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This summary has been prepared by the WTO Secretariat’s Information and External Relations Division to help public understanding about developments in WTO disputes. It is not a legal interpretation of the issues, and it is not intended as a complete account of the issues. These can be found in the reports themselves and in the minutes of the Dispute Settlement Body’s meetings.

DS437: US — Countervailing measures on certain products from China

China believed that the Appellate Body (AB) findings, together with the unappealed panel findings, constituted an emphatic rejection of the United States’ entire analytical framework for determining the existence of alleged input subsidies. In particular, China welcomed the AB’s rejection of the US approach to the interpretation of “public body”, the rejection of the US method for evaluating market distortion in determining whether the provision of financial contribution has conferred a benefit, the AB’s interpretative analysis on specificity — especially its reversal of the panel’s findings in relation to the proper identification of a subsidy programme and in relation to the identification of the granting authority — and its findings on adverse facts available determinations. However, China regretted that the AB was unable to complete the analysis on specificity and facts available due to insufficient analysis by the panel.

The United States raised two concerns with the AB report: the proper role of panels and the AB in dispute settlement, and the AB’s findings with respect to the treatment of entities associated with the government for the purpose of determining market benchmarks. On the first issue, the US considered that the AB report had departed from previous practices by developing legal interpretations without regard to the case made by China. Moreover, it regretted the AB’s finding that the panel had breached its responsibility by not conducting independent examinations of arguments and issues never raised by China. On the second issue, the US regretted that the AB repeated its findings in the dispute “US — Carbon Steel (India)”. On the other hand, the US welcomed the AB’s rejection of China’s legal theories on the issues of subsidy programme and specificity.

The US reiterated its concern with the AB’s failure to consult with the parties before exceeding the 90-day time-limit and it urged the AB to return to its pre-2011 practice. The US also expressed disappointment that China had not agreed to a letter confirming that a report issued after the 90-day deadline would be considered consistent with Article 17.5 of the Dispute Settlement Understanding, thus departing from past practices.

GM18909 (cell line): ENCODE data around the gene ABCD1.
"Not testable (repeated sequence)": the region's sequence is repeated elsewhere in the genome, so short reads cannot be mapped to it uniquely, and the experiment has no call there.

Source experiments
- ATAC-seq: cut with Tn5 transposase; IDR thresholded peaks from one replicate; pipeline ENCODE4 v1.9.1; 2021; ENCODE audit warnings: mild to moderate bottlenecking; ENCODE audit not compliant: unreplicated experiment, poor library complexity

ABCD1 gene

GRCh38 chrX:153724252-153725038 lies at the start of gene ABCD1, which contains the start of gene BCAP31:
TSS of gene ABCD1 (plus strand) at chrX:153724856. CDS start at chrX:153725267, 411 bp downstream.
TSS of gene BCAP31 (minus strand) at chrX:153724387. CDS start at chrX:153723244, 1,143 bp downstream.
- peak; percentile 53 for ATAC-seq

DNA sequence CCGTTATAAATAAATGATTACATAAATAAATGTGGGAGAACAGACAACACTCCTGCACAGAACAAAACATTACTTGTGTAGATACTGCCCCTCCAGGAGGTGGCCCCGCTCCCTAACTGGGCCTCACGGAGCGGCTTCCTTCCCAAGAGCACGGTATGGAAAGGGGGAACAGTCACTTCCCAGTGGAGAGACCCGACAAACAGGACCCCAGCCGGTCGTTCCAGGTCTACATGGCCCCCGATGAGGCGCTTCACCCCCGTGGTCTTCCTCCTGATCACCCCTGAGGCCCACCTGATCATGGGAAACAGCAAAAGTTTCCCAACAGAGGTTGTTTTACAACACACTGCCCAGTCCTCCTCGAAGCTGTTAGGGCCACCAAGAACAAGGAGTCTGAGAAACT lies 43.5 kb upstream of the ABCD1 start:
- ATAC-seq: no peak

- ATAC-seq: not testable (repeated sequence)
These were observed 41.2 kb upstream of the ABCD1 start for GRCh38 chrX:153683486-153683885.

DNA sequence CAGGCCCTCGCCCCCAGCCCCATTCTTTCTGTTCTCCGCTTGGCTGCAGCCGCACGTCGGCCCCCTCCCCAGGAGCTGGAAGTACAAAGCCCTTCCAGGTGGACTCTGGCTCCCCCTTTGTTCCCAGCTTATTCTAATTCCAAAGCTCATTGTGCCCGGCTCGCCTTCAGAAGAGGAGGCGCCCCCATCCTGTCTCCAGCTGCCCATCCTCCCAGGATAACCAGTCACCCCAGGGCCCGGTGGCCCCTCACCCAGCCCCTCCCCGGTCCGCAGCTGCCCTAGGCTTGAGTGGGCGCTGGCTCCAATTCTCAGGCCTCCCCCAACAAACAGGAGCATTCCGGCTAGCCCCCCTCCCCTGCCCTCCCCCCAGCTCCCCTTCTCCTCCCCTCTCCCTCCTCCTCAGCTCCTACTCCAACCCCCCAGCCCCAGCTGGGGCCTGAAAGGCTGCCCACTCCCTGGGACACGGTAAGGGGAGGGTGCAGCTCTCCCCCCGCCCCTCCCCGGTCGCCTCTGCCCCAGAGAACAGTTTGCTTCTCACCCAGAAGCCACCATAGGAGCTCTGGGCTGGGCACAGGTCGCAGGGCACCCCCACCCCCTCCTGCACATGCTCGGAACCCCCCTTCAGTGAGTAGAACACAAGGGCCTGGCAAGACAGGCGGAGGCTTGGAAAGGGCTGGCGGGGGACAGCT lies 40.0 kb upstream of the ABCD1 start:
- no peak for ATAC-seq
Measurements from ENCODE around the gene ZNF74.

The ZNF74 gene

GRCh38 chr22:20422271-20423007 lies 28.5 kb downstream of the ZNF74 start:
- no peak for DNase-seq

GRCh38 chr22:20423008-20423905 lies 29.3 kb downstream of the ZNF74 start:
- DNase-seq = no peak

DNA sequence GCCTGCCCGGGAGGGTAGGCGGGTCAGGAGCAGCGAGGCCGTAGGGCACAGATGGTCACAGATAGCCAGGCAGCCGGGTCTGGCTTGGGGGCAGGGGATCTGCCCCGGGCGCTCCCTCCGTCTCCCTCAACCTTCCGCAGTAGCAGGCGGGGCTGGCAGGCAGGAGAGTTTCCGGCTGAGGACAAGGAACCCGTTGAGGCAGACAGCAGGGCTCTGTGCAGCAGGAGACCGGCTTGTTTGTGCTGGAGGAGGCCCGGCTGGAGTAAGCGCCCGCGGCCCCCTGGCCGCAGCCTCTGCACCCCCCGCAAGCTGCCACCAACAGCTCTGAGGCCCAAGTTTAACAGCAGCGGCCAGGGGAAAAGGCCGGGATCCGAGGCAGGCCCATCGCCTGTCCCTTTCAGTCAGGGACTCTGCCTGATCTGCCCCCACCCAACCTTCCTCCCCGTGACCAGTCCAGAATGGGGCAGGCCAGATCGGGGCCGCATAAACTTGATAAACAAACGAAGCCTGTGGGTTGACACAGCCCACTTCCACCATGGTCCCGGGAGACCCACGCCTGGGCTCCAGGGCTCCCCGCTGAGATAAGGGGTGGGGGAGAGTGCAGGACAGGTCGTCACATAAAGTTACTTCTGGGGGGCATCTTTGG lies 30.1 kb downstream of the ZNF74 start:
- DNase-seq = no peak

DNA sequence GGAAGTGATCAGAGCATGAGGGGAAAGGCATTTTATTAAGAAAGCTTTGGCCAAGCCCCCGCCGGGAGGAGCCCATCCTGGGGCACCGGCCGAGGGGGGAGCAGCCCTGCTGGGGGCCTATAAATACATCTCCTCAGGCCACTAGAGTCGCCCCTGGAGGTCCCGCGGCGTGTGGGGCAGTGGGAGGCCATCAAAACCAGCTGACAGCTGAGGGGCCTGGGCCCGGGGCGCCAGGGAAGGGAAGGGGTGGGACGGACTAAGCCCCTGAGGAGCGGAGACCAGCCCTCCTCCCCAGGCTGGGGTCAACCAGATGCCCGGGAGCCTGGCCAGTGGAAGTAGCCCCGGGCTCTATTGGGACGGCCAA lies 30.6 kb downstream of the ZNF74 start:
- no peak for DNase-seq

Speaking as third parties, Australia commented on the AB’s recurrent delay in the completion of the appeal proceedings due to its current workload. In this regard, it encouraged as few departures as possible from normal appeal timeframes and consultations with the parties in the event of a delay, so as to preserve the transparency and predictability of dispute settlement proceedings. Canada welcomed the AB’s rejection of China’s argument with regard to benefit calculation and its formalistic approach to specificity analysis. With regard to the AB’s increased workload, Canada reiterated its interest in discussing practical steps to alleviate the pressure on the dispute settlement system. India welcomed the AB’s findings on benchmark prices for the purpose of determining a benefit and the clarification of the legal standard regarding application of facts available.

The DSB adopted the Appellate Body report contained in document WT/DS437/AB/R and the panel report contained in document WT/DS437/R and Add.1, as modified by the Appellate Body report.


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Other business 

Under “Other Business”, the United States made a statement with regard to its intention to implement the recommendations of the Dispute Settlement Body (DSB) in the dispute “United States — Countervailing Measures on Certain Hot-Rolled Carbon Steel Flat Products from India (DS436)”. The US said that it needed a reasonable period of time for implemention. India welcomed the US statement and stood ready to discuss with the US a reasonable period of time for implementation. India urged the US to comply with the DSB’s recommendations as soon as possible.

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